The Comprehensive Services Act (CSA) establishes the Family Assessment and Planning Team (FAPT)
The Comprehensive Services Act (CSA) was designed to help troubled youths and their families. State and local agencies, parents and private service providers work together to plan and provide services. In each community, local teams decide how to accomplish this. A 1993 Virginia Law provided for the pooling of eight specific funding streams used to purchase services for high-risk youth. These funds are returned to the localities with a required state/local match and are managed by local interagency teams, such as Community Policy and Management Team (CPMT) and FAPT. The purpose of the act is to provide high quality, child centered, family focused, cost effective, community-based services to high-risk youth and their families.
Community Planning and Management Team (CPMT):
The CPMT is appointed by local governing bodies to manage local cooperative efforts to serve the needs of troubled and at-risk youth and their families and to maximize the use of state and community resources. Members of the CPMT appoint members to the FAPT. FAPT is comprised of the supervisory level staff from the same agencies as the CPMT as well as a parent member from the community and often a private provider. These teams work with the families to develop the Individual Family Services Plan (IFSP). If the services needed are beyond what is available in the participating agencies and there are no other family or community resources available, the team may choose to purchase them with local CSA pool funds. In general, the children who would have been served by one of the funding streams placed in the pool are targeted for services through CSA. The children who would have been served by the education funds and/or the foster care funds placed in the pool are considered "mandated" for service. This is because there is "sum sufficient" language attached to them in the Federal law and/or the Code of Virginia. These special education and foster care children are the only populations that state and local governments are required to appropriate sufficient funds to serve. If funds are available, localities may choose to serve other children with emotional or behavioral problems, especially those with multi-agency involvement. Parents may be required to contribute financially toward the cost of any CSA-funded services. There is no legal requirement that local government provide the matching dollars to serve the non mandated and other eligible populations.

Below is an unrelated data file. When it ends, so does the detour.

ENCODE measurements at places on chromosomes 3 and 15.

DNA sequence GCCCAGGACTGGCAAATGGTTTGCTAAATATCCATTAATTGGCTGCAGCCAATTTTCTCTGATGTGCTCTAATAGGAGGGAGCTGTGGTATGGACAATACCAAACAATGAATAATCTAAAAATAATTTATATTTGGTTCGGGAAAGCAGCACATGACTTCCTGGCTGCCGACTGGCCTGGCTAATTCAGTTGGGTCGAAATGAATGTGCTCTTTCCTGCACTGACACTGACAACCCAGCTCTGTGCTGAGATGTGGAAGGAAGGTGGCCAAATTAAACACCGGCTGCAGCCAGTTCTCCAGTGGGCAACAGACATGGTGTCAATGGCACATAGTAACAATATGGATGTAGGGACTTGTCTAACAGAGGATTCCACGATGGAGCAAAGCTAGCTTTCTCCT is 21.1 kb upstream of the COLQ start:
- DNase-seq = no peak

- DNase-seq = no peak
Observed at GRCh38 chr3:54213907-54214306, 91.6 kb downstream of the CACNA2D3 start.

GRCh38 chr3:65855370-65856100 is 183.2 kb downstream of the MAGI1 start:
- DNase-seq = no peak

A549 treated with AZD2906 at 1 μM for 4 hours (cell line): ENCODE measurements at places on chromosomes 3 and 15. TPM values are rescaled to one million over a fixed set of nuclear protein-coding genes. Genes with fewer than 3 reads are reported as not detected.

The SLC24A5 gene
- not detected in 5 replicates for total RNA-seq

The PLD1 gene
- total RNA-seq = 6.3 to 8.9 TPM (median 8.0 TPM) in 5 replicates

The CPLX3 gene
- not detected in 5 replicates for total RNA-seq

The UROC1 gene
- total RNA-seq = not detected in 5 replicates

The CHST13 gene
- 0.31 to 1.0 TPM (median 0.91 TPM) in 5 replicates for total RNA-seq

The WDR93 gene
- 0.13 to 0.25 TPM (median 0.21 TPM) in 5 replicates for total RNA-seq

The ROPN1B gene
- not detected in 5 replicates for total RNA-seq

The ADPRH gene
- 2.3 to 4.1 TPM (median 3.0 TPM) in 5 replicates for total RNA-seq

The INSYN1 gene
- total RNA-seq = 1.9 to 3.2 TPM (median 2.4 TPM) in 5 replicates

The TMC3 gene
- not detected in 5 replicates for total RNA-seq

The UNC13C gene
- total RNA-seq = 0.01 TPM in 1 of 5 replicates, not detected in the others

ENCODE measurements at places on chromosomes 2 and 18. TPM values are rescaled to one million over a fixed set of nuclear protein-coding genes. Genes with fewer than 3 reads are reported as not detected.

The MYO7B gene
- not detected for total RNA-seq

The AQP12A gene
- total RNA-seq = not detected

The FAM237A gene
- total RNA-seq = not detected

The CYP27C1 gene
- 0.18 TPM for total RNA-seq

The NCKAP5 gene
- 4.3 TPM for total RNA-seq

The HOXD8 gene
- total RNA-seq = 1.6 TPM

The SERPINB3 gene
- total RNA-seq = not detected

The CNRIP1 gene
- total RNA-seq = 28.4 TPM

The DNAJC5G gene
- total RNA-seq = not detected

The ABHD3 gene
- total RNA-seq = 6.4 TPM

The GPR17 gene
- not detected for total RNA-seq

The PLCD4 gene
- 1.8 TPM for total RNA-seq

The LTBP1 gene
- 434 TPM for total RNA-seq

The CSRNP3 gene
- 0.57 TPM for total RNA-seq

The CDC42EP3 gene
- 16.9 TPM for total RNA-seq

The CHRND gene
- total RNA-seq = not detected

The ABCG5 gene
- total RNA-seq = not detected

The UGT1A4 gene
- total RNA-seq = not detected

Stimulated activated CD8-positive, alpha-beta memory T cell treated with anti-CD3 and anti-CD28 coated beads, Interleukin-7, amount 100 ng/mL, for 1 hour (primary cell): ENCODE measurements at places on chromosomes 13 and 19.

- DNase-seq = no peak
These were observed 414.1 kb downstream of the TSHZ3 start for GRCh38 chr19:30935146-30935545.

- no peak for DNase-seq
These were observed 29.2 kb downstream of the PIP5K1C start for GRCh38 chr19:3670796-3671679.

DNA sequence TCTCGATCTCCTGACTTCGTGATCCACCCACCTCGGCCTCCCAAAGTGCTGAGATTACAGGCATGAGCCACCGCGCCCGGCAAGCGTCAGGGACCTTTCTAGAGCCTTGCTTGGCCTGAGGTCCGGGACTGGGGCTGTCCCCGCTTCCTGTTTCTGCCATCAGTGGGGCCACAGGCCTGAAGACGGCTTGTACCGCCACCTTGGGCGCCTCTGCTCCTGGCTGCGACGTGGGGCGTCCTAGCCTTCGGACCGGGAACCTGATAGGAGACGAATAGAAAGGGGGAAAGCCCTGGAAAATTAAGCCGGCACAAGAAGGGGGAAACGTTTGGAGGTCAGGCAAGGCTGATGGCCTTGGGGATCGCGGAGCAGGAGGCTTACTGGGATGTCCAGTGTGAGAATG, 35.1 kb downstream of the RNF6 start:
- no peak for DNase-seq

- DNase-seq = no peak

Meeting and Services of the FAPT:
The FAPT meets once a week on Tuesday's to assess the strengths and needs of at-risk youths and families who are referred to the team. The team identifies and determines the complement of services required in meeting the child’s unique needs. Services such as psychological assessments, therapy, medical treatment, intensive in home treatment, therapeutic and residential care are some of the wide array of services that can be recommended. Once a service is recommended by the FAPT, the case is reviewed for monetary funding by a management team. These funds can only be used for placement in an approved or licensed facility.